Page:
someone's style is, in itself, fascist? Or someone's mind. You're just showing off.'
I was tempted to reply by imitating his way of speaking: 'If you can't spot it four paragraphs into a book or after talking to someone for half an hour, then you know bugger-all about literature or people.' But I stood there thinking a little, thinking superficially. It really wasn't that easy to explain how, nor even in what that mind or style with all its many faces consisted, but I was able to recognise them at once, or so I thought then, or perhaps I was just showing off. I had been doing so, of course — although only to myself — when I spoke of four paragraphs and half an hour, I should have said or thought 'a few hours', and even that would have been pushing it. It takes perhaps days and weeks or months and years, sometimes you see something clearly in that first half-hour only to feel it fade, to lose sight of it and to recapture it, perhaps, a decade or half a lifetime later, if it ever comes back. Sometimes it's best not simply to let time pass, or to allow ourselves to become entangled in the time we grant to others or to become confused by the time we ourselves are granted. It's best not be dazzled, which is what time always tries to do, all the while slipping past. It isn't easy any more to define what fascist meant, it's becoming an old-fashioned adjective and is often used incorrectly or, of course, imprecisely, although I tend to use it in a colloquial and doubtless analogical sense, and in that sense and usage I know exactly what it means and know that I'm using it properly. But with De la Garza I had used it more than anything in order to annoy him and to put the dreadful fascist writers he so admired firmly in their place, I had taken an instant dislike to the man, I've seen so many of his sort from childhood on, and they never die, they just disguise themselves and adapt: they're snobbish and vain and extremely pleasant, they're cheerful and even, in form at least, affectionate, they're ambitious and rather false (no, they're not even entirely false), they try to appear refined and, at the same time, pretend to be one of the lads, even common (a very poor imitation, they don't fool anyone, their deep aversion to what they are imitating soon unmasks them), that's why they're so free with their language, thinking that this makes them seem more down-to-earth and will win round the reluctant, which is why they combine stiff refinement with the manners of the barracks and the vocabulary of the prison, military service served them perfectly to complete the picture; the final effect is that of a perfumed boor. De la Garza's mind did not strike me as fascist, even by analogy. He was merely a flatterer, the kind who cannot bear anyone to dislike them, not even people they detest, they aspire to be loved even by those they hurt. He was not the sort who would, on his own initiative, stick the knife in, or only if he needed to earn a few brownie points or to ingratiate himself or if he were given a special assignment, then he would have no scruples at all, because people like him are very adroit with their own consciences.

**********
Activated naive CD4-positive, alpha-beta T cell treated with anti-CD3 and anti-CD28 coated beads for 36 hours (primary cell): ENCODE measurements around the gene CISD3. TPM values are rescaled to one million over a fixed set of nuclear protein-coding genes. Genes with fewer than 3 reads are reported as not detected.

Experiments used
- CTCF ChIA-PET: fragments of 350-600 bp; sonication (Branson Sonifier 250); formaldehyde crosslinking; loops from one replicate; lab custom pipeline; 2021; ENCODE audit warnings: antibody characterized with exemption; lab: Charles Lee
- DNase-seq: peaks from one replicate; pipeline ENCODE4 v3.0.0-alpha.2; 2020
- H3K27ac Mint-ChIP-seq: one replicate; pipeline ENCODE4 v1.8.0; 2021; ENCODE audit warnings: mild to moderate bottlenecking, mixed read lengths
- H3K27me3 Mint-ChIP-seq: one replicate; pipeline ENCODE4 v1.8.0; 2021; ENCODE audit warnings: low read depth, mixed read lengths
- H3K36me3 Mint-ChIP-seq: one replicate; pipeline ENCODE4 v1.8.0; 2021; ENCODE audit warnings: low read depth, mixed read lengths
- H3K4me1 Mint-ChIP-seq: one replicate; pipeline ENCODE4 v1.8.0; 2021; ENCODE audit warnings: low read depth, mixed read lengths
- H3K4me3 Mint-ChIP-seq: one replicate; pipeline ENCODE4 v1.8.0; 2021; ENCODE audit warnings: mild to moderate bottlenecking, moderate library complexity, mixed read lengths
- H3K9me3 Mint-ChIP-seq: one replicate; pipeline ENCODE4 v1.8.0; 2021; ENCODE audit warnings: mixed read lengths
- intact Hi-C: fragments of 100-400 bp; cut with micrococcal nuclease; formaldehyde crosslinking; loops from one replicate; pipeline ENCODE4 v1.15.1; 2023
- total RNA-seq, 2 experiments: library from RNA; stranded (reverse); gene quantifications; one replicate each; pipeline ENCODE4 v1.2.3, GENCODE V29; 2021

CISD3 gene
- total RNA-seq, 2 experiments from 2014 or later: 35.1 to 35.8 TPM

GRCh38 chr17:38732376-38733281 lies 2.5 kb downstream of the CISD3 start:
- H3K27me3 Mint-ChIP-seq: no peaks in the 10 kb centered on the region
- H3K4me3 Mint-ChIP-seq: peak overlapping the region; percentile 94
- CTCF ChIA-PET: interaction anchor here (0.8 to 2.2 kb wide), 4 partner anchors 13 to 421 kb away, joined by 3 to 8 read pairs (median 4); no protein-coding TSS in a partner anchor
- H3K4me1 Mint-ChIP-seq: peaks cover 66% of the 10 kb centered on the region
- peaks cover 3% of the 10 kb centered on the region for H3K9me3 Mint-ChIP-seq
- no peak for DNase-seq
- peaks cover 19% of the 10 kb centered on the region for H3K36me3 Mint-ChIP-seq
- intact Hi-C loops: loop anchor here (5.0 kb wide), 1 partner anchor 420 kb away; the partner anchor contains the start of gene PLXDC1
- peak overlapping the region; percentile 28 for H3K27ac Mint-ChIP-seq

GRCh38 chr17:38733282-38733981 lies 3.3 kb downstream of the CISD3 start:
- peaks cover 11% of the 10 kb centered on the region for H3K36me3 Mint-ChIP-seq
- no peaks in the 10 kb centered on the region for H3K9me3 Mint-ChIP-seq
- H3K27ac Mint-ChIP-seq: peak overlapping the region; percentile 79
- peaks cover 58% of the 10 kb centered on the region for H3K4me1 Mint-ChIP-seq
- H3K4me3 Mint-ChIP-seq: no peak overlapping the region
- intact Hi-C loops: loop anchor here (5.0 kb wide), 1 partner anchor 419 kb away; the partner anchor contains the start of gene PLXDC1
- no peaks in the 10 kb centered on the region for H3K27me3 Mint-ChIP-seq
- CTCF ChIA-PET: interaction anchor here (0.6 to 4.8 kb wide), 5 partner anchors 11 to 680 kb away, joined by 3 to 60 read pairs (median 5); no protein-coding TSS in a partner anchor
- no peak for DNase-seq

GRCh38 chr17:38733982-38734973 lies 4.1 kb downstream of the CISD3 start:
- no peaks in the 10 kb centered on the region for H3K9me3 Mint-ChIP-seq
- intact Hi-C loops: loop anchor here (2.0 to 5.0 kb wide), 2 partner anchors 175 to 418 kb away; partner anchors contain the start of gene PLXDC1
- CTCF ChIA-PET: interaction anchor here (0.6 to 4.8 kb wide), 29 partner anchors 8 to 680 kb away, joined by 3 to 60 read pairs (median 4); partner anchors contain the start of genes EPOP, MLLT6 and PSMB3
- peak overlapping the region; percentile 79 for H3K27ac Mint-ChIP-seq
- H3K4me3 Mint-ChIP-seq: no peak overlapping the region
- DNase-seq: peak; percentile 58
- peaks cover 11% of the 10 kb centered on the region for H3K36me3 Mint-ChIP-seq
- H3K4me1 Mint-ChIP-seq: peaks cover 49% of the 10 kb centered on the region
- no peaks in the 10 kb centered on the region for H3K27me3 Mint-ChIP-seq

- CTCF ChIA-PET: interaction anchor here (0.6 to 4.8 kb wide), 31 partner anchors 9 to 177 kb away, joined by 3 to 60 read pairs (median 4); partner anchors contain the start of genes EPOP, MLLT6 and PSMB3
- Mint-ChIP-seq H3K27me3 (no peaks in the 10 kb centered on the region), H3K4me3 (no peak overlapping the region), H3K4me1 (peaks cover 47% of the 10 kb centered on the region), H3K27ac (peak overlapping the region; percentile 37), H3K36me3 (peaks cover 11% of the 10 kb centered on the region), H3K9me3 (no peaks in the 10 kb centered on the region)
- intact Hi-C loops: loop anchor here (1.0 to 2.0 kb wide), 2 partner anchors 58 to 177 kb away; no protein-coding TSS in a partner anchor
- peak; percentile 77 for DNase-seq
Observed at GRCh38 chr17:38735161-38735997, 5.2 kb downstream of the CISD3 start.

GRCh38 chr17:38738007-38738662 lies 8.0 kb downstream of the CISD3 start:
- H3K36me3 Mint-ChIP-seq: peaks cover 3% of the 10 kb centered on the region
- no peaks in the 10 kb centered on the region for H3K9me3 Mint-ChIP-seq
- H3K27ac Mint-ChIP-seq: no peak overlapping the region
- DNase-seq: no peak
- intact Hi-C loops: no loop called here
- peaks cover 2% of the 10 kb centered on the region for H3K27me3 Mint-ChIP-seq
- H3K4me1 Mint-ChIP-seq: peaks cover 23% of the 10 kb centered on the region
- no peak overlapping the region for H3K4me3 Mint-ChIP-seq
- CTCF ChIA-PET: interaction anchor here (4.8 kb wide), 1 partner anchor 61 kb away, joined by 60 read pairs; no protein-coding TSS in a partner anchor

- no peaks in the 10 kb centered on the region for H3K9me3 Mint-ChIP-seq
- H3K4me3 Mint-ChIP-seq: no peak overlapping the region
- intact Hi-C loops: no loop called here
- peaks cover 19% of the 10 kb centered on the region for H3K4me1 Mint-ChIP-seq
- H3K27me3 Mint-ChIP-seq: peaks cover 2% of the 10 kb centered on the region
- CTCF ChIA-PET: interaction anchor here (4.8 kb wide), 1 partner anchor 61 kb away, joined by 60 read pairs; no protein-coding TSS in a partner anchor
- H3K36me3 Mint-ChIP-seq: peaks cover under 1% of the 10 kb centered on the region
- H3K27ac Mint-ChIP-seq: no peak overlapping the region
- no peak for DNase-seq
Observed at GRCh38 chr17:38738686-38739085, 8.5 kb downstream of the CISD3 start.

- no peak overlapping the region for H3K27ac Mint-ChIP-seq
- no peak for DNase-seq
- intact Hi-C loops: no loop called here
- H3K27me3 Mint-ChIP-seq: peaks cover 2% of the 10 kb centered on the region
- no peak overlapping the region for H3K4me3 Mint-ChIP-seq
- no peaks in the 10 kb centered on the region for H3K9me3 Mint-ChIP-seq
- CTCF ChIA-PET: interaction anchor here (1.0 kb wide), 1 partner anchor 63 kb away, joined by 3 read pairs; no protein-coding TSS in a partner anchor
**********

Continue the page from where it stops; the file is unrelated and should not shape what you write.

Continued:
But I postponed these thoughts for later, and merely cocked my head and raised my eyebrows in response, as if agreeing or saying: 'What more can I say?' and let the matter drop, and he didn't press it, indeed he took advantage of my silence to tell me that he also knew a hell of a lot — purely as an amateur, he explained, not this time as an expert — about literary fantasy, medieval stuff too (that's what he said, he said 'a hell of a lot' and 'medieval stuff too'). From the way he said this, it was clear that he considered literary fantasy to be chic. I thought he would one day be Minister of Culture, or at the very least
Secretary of State of said branch, to use the old expression, although I've never known exactly what 'branch' meant in the bureaucratic rather than the botanical sense.
Those few seconds